Asymmetric cryptography in the Universa Blockchain

In the previous article you could read about the basic principles of the hash functions which are used in the Universa Blockchain Protocol. The combination of three hash functions, called HashID, protects data so it can be stored securely without the need of a trusted third party in a network of distributed nodes. Another important aspect of storing data securely, is that it can’t be altered by entities who do not have the rights for it.

In this article we will dive a little bit further into the world of cryptography. Especially in the world of ‘asymmetric cryptography’ with encryption/decryption, public/private keys and signing/verifying.

Hashing and encryption

First of all, it’s important to notice and understand the difference between hashing and encryption. Encryption is when you convert an ‘original message’ to an ‘encrypted message’ (using an encryption key). After that, you can decrypt the encrypted message (using the decryption key) right back to the original message.

With the encryption/decryption algorithm, the encrypted message size varies depending on the original message size. It is usually at least the same size.

If you encrypt 10 million symbols of text, you’ll likely get 10 million symbols of encrypted text, because encryption is lossless. You can always restore the original message from the encrypted message, using the key.

With hashing, everything is different. The whole point of hashing is to be lossy in a controlled manner. Every message possible, no matter of its size, will get the same size of hash.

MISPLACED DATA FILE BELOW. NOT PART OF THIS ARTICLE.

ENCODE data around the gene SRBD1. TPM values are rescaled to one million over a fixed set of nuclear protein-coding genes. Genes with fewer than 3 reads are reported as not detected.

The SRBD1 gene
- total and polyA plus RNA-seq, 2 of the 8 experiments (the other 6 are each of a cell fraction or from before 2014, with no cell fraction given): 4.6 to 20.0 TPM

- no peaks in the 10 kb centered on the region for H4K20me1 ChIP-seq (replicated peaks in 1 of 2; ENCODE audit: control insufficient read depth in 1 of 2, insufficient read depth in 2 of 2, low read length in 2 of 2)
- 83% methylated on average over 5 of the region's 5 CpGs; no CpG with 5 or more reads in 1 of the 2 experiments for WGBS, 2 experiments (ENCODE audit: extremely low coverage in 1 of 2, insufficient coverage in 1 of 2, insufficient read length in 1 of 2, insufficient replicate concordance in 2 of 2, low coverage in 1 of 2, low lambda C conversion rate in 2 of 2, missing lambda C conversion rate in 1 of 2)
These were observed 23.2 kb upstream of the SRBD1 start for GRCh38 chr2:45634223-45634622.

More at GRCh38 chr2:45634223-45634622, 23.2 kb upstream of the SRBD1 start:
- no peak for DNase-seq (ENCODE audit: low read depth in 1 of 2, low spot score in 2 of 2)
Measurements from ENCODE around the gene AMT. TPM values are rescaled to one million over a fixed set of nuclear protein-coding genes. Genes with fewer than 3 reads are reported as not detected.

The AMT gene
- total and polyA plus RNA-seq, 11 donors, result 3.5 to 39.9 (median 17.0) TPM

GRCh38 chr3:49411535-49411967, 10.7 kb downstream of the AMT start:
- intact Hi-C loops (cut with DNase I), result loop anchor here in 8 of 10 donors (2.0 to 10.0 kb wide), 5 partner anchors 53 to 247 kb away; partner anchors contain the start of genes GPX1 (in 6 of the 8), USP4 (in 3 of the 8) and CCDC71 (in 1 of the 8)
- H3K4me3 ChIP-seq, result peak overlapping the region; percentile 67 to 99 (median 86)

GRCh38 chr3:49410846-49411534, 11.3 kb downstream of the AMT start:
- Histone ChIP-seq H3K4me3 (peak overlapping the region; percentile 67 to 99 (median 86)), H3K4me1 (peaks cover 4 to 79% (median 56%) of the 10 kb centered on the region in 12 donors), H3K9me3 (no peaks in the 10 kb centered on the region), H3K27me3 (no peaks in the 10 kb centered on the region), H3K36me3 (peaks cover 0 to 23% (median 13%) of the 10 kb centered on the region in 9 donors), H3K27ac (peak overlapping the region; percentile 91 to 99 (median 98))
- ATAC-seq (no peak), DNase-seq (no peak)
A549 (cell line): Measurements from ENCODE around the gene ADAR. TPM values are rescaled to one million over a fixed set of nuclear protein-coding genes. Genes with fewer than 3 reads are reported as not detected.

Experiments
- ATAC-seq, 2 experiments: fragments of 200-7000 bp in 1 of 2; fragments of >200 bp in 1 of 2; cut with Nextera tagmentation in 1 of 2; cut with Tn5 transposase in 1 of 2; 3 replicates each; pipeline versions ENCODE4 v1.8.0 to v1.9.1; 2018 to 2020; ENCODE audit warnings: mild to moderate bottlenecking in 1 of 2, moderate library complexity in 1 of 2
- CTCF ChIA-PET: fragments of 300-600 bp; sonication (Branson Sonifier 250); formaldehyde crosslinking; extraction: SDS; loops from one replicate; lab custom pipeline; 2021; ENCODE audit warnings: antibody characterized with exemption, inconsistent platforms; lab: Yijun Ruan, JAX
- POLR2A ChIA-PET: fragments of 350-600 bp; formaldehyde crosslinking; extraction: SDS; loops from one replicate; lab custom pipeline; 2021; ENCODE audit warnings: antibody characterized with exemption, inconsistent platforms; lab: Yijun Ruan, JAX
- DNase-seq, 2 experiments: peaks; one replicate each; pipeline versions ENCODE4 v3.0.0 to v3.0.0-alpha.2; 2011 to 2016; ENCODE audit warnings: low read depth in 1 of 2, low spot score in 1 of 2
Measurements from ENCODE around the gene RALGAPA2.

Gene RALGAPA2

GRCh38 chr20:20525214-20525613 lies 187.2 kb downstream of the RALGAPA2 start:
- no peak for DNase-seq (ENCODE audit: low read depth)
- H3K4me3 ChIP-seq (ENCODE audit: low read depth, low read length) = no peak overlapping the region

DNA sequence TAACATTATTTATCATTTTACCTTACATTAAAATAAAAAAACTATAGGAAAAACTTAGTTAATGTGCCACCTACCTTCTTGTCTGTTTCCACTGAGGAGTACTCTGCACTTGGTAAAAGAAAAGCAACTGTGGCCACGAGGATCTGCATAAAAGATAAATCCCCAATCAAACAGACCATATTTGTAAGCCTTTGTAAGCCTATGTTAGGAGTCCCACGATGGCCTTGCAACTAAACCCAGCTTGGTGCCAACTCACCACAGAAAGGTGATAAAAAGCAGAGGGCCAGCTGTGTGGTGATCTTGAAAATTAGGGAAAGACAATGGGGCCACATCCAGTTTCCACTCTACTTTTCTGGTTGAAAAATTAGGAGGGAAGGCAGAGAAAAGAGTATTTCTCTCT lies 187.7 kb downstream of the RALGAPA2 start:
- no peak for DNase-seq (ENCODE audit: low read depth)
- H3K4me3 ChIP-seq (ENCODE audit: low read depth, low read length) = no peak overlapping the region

In Universa blockchain, only these hashes are stored. There is actually no data stored in the DAG that is encrypted. The contracts, by themselves, are never encrypted/decrypted, as they need to be processed by the nodes in their direct way. You could have read about HashID in the previous article, as a 128 characters string. No matter what kind of smart contract you are operating, the state of the contract will always be checked by the corresponding HashID from 128 characters.

Do not worry though: the communication between the clients and the nodes is encrypted and decrypted on the fly, so third parties cannot meddle in.

Asymmetric cryptography

The principle of a distributed and decentralized network is to ensure reliable and trustless data storage, which obviously cannot happen without being able to transmit data on secure way. In such a cryptosystem-secured transfer, the particular data may only be available for those who are allowed to see it and it should be hidden for those who should not be able to read it. 

So in short, to get access to this data you need to have a digital key. What is needed, is a key to encrypt data and a key to decrypt data. And remember: the length of input, is non-lossy encrypted to an output of the same length.

Asymmetric cryptography is also called “public-key cryptography”. It is a cryptographic system that uses pairs of keys: public keys which may be shared openly, and private keys which are only known by the owner.

In an asymmetric key encryption scheme, anyone can encrypt messages using the public key, but only the holder of the paired private key can decrypt. This is what makes it not a symmetric (and reversible) way of cryprography, hence it’s called asymmetric. The security of the data depends on the secrecy of the private key.

And this asymmetric encryption is used during the secure channel between the nodes, or between the node and the client.

So to make it easier: asymmetric cryptography is like a one-way process which is not possible to trace back. With symmetric cryptography, the secret key is used to both encrypt and decrypt data (having just one single key).

Here we’re talking about the RSA cryptosystem, called by the initial letters of the surnames of the creators (Rivest–Shamir–Adleman). The encryption key is public and it is different from the decryption key which is kept secret (private).